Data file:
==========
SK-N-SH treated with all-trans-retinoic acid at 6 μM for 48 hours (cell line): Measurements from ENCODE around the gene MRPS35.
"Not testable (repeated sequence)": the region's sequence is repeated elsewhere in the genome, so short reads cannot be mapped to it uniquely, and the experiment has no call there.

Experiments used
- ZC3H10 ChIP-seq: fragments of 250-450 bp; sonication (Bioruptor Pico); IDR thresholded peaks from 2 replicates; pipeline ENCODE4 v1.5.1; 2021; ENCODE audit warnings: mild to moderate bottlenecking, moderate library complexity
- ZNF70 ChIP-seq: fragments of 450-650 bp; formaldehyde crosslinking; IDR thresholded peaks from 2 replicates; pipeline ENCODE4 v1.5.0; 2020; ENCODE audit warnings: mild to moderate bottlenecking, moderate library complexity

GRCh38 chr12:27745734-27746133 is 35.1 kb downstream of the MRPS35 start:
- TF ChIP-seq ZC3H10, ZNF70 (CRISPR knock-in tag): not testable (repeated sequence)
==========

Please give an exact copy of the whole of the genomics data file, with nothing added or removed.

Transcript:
SK-N-SH treated with all-trans-retinoic acid at 6 μM for 48 hours (cell line): Measurements from ENCODE around the gene MRPS35.
"Not testable (repeated sequence)": the region's sequence is repeated elsewhere in the genome, so short reads cannot be mapped to it uniquely, and the experiment has no call there.

Experiments used
- ZC3H10 ChIP-seq: fragments of 250-450 bp; sonication (Bioruptor Pico); IDR thresholded peaks from 2 replicates; pipeline ENCODE4 v1.5.1; 2021; ENCODE audit warnings: mild to moderate bottlenecking, moderate library complexity
- ZNF70 ChIP-seq: fragments of 450-650 bp; formaldehyde crosslinking; IDR thresholded peaks from 2 replicates; pipeline ENCODE4 v1.5.0; 2020; ENCODE audit warnings: mild to moderate bottlenecking, moderate library complexity

GRCh38 chr12:27745734-27746133 is 35.1 kb downstream of the MRPS35 start:
- TF ChIP-seq ZC3H10, ZNF70 (CRISPR knock-in tag): not testable (repeated sequence)